Cyber-enabled Discovery and Innovation
The rapidly emerging world of petascale computers--operating at 1 quadrillion calculations per second--massive data flows, and enormous databases pose exceptional challenges that require capabilities well beyond those available today. The FY 2008 request includes $52 million for an important new NSF-wide investment to broaden the nation's capability for innovation by developing a new generation of computationally based concepts and tools to analyze complex, data-rich, and interacting systems derived from discoveries on every front. Cyber-enabled Discovery and Innovation (CDI) aims to explore radically new concepts, approaches, and tools at the intersection of computational and physical or biological worlds to address such challenges.
Networking and Information Technology R&D
The CDI initiative complements activities of the interagency Networking and Information Technology R&D (NITRD) initiative. For FY 2008, NSF research areas within NITRD will receive an additional funding of $90 million to total nearly $1 billion for the agency. Specific increases will cover high-end computing infrastructure and applications, large-scale networking, and the social, economic and workforce aspects of information technology.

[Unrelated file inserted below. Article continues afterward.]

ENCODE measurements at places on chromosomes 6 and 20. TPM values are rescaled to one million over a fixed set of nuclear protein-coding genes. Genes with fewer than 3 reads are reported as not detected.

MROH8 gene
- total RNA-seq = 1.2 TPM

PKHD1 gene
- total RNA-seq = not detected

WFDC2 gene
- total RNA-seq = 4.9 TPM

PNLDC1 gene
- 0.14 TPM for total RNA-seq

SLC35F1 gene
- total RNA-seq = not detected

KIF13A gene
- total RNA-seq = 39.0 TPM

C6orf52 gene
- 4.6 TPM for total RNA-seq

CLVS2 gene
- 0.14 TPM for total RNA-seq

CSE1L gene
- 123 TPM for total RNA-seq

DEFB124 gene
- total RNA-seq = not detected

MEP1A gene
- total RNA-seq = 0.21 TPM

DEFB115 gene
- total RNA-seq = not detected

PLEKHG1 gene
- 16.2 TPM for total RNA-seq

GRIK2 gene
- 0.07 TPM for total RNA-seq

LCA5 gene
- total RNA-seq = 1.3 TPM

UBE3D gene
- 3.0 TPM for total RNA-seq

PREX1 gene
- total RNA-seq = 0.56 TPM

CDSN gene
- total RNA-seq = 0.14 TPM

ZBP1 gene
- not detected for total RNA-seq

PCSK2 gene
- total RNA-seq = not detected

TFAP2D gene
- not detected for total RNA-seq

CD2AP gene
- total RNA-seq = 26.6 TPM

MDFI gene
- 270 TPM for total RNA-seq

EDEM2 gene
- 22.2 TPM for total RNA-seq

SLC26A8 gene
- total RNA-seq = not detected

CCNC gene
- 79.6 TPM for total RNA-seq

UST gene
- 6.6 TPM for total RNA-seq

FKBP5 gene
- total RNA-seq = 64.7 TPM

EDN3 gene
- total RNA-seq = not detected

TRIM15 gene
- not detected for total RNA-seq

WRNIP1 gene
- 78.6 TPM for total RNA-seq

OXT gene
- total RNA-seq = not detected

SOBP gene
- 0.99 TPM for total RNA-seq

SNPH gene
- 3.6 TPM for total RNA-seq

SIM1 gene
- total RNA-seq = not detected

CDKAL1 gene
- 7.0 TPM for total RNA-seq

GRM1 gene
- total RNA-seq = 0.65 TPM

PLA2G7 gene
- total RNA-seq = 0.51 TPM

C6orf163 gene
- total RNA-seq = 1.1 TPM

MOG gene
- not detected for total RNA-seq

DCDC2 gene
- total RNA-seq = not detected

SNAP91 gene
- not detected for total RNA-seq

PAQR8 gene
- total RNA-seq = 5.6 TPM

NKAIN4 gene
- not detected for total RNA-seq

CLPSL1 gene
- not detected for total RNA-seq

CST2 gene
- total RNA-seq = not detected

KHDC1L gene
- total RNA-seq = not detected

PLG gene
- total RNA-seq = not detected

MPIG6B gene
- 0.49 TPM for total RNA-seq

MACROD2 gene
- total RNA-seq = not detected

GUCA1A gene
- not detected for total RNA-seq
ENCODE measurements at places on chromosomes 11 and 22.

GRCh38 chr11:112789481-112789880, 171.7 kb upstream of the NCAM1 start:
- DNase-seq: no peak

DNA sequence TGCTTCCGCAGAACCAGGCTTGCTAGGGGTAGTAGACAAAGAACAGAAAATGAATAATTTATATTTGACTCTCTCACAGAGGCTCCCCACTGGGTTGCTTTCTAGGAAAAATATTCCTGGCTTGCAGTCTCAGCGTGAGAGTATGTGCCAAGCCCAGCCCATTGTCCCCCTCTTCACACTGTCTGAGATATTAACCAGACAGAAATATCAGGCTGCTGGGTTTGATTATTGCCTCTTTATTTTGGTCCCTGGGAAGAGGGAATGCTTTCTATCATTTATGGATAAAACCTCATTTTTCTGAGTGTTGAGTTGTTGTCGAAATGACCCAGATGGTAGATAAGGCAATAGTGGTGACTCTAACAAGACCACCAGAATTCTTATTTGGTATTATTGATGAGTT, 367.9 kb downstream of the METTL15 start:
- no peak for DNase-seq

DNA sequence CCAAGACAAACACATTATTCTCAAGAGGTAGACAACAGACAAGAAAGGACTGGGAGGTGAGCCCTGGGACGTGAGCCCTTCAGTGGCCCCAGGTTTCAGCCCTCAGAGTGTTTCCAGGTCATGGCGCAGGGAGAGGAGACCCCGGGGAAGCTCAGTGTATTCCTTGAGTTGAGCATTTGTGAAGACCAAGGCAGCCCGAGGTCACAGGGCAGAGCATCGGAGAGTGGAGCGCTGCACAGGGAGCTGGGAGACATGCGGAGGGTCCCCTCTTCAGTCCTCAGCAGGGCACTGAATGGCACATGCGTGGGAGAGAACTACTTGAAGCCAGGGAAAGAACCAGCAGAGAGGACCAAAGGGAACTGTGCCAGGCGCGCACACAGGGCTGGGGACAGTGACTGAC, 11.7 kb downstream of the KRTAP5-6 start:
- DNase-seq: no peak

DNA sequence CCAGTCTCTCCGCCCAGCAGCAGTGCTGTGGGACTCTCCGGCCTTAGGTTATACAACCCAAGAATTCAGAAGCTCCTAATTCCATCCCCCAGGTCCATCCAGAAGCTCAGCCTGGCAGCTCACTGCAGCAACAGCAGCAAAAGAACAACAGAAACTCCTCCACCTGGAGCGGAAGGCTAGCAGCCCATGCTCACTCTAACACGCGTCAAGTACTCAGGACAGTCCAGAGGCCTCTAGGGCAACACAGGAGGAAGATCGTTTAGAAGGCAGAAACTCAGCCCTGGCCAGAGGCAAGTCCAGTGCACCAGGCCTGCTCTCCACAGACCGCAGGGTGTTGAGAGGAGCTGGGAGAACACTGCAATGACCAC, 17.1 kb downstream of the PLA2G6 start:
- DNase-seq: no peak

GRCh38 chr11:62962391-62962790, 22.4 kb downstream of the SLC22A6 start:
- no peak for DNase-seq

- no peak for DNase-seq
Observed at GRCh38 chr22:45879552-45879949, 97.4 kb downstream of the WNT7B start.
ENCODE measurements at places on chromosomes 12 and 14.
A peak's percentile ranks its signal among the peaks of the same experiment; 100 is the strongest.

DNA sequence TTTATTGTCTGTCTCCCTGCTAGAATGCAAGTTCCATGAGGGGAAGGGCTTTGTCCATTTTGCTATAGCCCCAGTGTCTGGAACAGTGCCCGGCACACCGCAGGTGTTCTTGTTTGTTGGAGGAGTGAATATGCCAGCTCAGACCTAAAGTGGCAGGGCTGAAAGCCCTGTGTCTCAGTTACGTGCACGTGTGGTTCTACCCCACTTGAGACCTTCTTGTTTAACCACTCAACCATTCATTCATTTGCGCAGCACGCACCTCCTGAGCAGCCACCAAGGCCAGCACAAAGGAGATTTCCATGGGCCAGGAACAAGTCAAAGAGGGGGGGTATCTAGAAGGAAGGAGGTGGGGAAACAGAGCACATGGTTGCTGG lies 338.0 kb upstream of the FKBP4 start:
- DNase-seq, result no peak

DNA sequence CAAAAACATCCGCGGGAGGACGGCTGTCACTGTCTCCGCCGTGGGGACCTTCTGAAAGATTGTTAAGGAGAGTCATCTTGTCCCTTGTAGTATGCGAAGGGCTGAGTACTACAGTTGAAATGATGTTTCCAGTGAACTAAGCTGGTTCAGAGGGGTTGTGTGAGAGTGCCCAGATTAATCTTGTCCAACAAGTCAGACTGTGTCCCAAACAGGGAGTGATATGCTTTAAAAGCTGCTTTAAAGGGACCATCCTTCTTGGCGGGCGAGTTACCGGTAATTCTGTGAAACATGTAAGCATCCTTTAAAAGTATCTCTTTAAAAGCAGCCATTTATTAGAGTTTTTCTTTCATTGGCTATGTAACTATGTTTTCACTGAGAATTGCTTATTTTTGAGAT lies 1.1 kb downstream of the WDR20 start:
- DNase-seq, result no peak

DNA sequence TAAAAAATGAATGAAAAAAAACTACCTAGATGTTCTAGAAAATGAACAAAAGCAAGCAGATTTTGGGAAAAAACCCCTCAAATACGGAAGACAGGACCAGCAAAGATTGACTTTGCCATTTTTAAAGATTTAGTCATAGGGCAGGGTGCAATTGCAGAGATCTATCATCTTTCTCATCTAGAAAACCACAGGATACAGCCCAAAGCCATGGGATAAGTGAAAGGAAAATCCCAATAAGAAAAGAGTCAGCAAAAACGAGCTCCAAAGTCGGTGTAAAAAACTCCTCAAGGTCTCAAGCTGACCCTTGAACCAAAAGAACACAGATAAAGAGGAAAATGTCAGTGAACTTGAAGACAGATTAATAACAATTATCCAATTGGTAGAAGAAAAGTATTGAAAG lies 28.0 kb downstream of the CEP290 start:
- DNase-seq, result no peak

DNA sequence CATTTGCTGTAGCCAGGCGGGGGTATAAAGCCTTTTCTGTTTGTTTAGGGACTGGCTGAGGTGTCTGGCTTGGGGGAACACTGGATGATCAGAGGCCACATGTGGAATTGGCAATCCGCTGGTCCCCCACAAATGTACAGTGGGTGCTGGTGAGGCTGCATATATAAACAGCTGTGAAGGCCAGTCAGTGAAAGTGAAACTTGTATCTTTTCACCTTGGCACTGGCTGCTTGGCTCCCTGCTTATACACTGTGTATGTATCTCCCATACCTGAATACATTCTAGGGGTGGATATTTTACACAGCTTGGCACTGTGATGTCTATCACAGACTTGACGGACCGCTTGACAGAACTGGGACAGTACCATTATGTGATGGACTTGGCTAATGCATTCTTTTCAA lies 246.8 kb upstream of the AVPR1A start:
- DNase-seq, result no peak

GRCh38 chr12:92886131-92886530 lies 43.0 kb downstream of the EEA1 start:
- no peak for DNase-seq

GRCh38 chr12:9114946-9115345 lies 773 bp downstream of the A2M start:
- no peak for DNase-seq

NSF is increasing its investment in the interagency National Nanotechnology Initiative by nearly $17 million in FY 2008 for a total of $390 million. Increased funding is requested for fundamental nanoscale research, development of nanomaterials, and for research directed at environmental, health, and safety impacts of nanotechnology development. This includes $25.8 million for a multidisciplinary focus on interactions between particles, nanoscale materials and the living world.